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The Volcker Rule: Financial Crisis Bailouts and the Need for Financial Regulation Case Solution & Answer

In response to the potential collapse of major financial institutions in 2007, the U.S. government has pledged billions of dollars in loans, asset purchases, guarantees direct fiscal stimulus spending, expansionary monetary policy, and bailouts of several private financial institutions. Rescue operations have been particularly controversial because public money is used to protect private financial institutions and their leaders rich while ordinary citizens received such protection. One result of the government’s response has been the proposal to adopt the law on the Volcker Rule, which prohibits banks from participating in proprietary trading or trading on their own account, not their customers separate advantages. Transactions self expected to generate up to 10 percent of total commercial revenue, which exceeded $ 5.9 billion in 2010 for the six largest U.S. banks only. If the adoption of the Volcker rule, government agencies, including the Federal Reserve, the Securities and Exchange Commission, the FDIC and the Office of the Comptroller of the Currency, wrote a detailed regulation on? Practice Act. These organizations work but officials were executed for political officials with technical training. Upon issuance of a notice of proposed regulatory agencies may not solicit public comments, which help shape the regulations. The leaders of the major banks had to decide how to respond to this possible change in their business environment.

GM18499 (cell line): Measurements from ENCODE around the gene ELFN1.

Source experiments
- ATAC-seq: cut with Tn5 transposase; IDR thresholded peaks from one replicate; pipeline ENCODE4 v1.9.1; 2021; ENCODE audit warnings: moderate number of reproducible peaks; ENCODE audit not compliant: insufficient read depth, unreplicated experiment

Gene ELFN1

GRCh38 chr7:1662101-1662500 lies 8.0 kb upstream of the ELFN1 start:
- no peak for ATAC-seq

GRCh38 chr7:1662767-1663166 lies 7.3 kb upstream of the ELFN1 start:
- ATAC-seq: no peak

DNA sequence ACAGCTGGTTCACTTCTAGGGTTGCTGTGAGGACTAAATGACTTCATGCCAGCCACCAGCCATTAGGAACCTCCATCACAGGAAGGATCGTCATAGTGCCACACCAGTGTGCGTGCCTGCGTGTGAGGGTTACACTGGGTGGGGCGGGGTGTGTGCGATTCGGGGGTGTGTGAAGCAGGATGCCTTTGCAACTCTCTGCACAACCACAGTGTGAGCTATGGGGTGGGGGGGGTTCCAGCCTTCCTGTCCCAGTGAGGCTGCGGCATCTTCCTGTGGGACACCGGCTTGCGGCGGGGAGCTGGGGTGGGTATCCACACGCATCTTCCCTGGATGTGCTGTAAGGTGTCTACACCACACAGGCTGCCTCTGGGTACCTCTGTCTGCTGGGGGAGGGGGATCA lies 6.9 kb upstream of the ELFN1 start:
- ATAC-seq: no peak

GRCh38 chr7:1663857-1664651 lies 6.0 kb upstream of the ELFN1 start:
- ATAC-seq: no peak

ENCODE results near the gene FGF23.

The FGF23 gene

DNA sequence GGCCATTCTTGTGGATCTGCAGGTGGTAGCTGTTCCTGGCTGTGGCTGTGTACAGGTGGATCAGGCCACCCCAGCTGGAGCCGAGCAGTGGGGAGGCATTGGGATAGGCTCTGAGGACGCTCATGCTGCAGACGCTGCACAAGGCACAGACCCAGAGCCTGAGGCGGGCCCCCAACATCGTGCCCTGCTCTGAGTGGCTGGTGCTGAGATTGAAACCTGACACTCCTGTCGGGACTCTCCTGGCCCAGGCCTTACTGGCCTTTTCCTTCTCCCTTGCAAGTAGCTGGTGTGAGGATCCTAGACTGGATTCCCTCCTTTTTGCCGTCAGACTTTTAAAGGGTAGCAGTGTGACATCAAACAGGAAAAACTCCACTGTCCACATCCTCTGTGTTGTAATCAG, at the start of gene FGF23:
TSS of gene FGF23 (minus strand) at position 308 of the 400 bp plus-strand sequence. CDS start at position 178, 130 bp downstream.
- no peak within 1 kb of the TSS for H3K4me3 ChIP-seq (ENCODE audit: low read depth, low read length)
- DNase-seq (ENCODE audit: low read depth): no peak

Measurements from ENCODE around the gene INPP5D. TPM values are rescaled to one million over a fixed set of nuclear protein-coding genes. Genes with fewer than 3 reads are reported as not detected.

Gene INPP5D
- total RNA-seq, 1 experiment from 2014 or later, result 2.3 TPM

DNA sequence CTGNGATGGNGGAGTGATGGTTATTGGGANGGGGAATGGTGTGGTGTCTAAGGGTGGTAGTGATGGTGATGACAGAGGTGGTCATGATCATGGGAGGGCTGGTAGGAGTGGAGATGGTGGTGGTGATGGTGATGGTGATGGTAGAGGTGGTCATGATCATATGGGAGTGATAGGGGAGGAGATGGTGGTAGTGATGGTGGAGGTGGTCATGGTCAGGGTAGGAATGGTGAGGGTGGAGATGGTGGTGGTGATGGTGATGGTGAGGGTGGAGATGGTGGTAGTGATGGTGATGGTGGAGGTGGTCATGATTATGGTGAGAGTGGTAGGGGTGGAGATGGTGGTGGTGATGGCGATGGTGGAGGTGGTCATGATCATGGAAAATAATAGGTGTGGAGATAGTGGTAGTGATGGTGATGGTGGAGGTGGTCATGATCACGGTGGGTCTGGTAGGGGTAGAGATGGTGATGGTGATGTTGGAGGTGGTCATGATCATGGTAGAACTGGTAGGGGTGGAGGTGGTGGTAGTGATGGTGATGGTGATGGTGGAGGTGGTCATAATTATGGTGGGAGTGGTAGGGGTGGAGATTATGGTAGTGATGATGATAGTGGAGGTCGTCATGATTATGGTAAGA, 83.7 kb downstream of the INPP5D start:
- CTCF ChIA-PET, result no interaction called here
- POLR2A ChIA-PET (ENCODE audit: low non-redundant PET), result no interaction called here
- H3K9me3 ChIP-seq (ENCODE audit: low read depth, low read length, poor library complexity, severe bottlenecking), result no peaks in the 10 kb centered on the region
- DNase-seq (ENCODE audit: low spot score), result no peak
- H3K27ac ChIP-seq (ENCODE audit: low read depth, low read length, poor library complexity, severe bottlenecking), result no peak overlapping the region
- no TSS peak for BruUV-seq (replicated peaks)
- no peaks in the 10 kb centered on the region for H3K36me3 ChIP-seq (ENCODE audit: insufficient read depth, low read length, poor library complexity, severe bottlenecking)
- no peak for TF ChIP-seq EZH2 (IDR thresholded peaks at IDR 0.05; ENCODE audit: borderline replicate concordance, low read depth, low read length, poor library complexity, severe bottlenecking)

by
Dylan Minor,
Micola Persico
Source: Kellogg School of Management
5 pages.
Release Date: November 5, 2012. Prod #: KEL703-PDF-ENG
Volcker Rule: Financial crisis, bailouts, and the need for financial regulation Solution Case

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